In This Issue:
1. Editor's Note: Broadband On A Budget
2. Today's Top Story
- Democrat Wants HP CEO To Testify On Leak Scandal
- UPDATE: California AG Says HP Investigation Ongoing
3. Breaking News
- Mobile Phone Industry Aims To Reduce Pollution
- AOL Redesigns Search Page
- Mac Virtual Machine Update Runs Vista
- Yahoo Confirms Flaming Laptop On Campus
- 'Hactivism' Group Launches Anonymous Browser
- Amazon Gives Ex-Microsoft Exec $12.8 Million Incentive
- Nasdaq Launches Delisting Proceedings Against Dell
- FCC Chairman Martin Favors Dropping Wi-Fi Ban At Boston Airport
- Industry Renews Call To Study Nanotechnology Risks
- Aussies Seek Software Developers
- U.S. Government Names New Interim Health IT Czar
- Symantec Prepares For Shift To "Security 2.0"
4. Grab Bag
- More Pentium 4 Price Cuts Coming (Ars Technica)
- Some Hot Recorders For Those Cool Podcasts (NY Times)
- A Laptop At Every Desk (BusinessWeek)
5. In Depth
- Product Review: Wide-Screens Appeal To Multimedia, Business
- Miniature Storage Arrays Deliver Space-Saving Punch
- Review: Ajax's Hidden Security Threat And How To Fix It
- Product Review: AppWorx Enables Smoother Processing Of Business Apps
6. Voice Of Authority
- Do-It-Yourself Security Token
7. White Papers
- Using A Hybrid/Self-Service Approach To Reduce Computer Maintenance Expense
8. Get More Out Of InformationWeek
9. Manage Your Newsletter Subscription
Quote of the day:
"Technological progress has merely provided us with more efficient means for going backwards." -- Aldous Huxley
1. Editor's Note: Broadband On A Budget
High-speed broadband has finally overtaken dial-up Internet access. According to a recent report by JD Power and Associates, 56% of residential ISP customers are now using broadband connections for applications such as Googling for the latest on Cameron Diaz, viewing online videos, and blogging about their pet dogs' latest tricks.
Actually, I'm surprised that the number is so low. Judging from the number of tech toys that are planned for the coming holiday seasonand the hopes that many vendors are pinning on a 2006 buying frenzyit's clear that vendors expect that anyone who can afford a computer is, or should be, on something better than dial-up. But there are still many people who can't afford, or feel they can't afford, anything more than dial-upand yet would in the end spend less money with a broadband connection than they're now spending on dial-up.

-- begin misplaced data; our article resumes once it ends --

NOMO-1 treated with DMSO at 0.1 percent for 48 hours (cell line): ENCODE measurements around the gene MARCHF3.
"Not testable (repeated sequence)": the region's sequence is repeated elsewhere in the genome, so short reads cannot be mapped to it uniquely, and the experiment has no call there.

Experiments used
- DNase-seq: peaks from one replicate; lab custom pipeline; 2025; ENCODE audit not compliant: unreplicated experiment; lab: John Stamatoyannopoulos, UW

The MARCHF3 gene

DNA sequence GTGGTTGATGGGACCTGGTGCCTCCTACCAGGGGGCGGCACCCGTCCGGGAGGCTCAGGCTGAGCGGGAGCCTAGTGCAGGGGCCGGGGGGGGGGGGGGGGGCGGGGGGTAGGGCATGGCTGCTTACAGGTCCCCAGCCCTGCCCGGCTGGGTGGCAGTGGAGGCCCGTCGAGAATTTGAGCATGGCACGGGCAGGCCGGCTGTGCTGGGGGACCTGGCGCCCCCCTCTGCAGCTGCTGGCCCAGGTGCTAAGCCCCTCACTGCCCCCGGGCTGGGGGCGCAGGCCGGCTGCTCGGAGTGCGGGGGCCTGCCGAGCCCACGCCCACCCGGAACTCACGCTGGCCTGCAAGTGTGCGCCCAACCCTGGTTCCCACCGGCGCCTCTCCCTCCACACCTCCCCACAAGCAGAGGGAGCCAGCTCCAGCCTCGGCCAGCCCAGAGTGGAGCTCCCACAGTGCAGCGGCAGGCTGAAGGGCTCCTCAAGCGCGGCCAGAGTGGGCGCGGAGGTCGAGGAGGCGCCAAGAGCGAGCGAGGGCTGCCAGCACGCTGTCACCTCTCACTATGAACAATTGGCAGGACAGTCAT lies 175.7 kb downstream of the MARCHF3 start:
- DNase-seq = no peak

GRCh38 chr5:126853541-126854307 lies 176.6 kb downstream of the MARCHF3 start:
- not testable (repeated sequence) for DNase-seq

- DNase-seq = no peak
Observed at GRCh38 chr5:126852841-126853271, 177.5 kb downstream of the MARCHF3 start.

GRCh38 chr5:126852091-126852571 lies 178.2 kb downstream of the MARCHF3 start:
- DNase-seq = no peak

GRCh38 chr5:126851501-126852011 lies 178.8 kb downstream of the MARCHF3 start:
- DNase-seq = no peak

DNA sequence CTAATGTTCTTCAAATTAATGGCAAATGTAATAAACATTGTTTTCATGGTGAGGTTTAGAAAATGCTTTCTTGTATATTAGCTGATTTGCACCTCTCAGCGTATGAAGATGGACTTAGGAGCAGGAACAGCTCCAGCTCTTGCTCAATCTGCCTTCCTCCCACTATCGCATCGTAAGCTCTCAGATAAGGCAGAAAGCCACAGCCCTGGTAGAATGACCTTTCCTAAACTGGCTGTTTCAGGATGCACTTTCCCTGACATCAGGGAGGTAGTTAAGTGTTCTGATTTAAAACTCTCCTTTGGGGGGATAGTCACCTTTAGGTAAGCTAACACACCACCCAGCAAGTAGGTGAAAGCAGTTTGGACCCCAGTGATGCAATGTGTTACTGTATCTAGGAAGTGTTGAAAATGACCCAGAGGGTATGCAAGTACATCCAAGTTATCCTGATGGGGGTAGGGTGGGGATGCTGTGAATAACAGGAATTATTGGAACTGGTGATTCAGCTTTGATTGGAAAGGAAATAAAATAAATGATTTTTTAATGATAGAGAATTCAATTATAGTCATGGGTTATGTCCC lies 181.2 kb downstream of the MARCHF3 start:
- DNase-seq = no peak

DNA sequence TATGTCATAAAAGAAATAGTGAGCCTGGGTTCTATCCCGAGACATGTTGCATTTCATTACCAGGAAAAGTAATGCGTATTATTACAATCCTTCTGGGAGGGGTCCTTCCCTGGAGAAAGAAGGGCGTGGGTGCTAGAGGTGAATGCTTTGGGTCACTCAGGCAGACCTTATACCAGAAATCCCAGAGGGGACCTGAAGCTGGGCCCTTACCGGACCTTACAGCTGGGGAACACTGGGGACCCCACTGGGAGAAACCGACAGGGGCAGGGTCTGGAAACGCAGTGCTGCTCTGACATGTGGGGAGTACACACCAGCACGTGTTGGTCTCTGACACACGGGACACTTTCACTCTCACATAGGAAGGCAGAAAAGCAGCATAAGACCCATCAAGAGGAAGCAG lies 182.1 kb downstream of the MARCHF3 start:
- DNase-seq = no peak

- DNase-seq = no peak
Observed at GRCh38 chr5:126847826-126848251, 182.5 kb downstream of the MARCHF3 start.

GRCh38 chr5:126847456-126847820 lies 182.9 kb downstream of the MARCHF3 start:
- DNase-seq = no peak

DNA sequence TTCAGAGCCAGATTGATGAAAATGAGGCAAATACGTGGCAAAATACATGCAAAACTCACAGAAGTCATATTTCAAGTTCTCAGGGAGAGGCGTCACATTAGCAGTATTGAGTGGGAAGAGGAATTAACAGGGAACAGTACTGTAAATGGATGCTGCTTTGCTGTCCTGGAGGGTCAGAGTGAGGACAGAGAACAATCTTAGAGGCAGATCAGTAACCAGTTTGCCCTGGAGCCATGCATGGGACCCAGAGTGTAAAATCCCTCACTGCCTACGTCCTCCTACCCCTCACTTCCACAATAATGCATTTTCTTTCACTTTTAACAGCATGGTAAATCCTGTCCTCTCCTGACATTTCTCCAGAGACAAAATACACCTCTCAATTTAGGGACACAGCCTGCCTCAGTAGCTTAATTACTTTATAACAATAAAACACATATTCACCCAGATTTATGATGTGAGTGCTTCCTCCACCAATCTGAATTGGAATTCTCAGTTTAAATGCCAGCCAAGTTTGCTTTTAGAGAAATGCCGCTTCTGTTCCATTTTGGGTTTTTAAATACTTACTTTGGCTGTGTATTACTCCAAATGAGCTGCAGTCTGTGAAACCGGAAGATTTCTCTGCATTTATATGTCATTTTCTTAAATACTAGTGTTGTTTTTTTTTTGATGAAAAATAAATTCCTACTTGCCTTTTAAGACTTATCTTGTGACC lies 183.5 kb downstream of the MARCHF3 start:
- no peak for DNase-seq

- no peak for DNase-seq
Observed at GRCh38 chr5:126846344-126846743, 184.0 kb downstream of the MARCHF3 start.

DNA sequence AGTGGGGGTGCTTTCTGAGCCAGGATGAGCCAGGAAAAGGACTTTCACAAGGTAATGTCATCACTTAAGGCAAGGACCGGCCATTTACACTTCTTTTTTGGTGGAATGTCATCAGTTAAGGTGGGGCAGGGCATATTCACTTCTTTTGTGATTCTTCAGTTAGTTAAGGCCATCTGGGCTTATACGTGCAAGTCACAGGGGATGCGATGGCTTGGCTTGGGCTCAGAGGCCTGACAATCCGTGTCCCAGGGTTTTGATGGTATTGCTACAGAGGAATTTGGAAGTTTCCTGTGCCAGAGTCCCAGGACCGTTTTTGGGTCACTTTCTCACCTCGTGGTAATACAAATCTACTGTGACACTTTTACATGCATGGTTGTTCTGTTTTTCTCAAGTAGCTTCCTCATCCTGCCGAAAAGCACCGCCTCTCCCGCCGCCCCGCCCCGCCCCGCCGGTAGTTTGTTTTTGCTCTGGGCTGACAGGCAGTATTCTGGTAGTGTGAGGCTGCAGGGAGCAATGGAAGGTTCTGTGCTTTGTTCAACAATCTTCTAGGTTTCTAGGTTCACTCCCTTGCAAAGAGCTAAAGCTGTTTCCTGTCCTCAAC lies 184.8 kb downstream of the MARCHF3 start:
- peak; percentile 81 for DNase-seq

For example, consumer VoIP services such as Skype still offer free phone services over the Internetat least, to other Skype users and (until the end of the year) to landline and mobile phones within the United States and Canada. That alone is a huge savings.
High-speed connectivity also saves time on research, allows access to free applications such as Zoho Writer and Gmail, and increases communications abilities by allowing immediate access to e-mail and instant messaging (so you can, for example, get right back to that HR person the moment he or she expresses an interest in your resume). The list is a long one.
Many longtime dial-up users still have the impression that dial-up is less expensive than broadband. In most cases, it isn't. In my area, for example, Verizon Wireless is offering speeds of up to 3.0 Mbps for $30 a month; a slower connection, up to 768 Kbps, can be had for $15 a month. This is equal to or better than the cost of a typical dial-up connection (I recently spoke to somebody who was still paying about $35 a month for their dial-up.) There are some costs involved in the initial purchase, of course, but recalcitrants have to be convinced of the long-term gain.
However, let's be realistic. Many of the remaining 44% of dial-up users are households that can't afford a broadband connection because it's hard enough for them to afford the rent each month and to keep the kids properly dressed and fed. The people in these circumstancesand especially the childrenare quickly falling away from the kind of services and information that keeps the rest of us in the swim of the American mainstream. Want to find a job? Use the Internet. Teacher wants research done? Find it on the Internet. Need to find car insurance? A doctor? The nearest Legal Aid office? All the information you need is immediately at your fingertipson the Internet.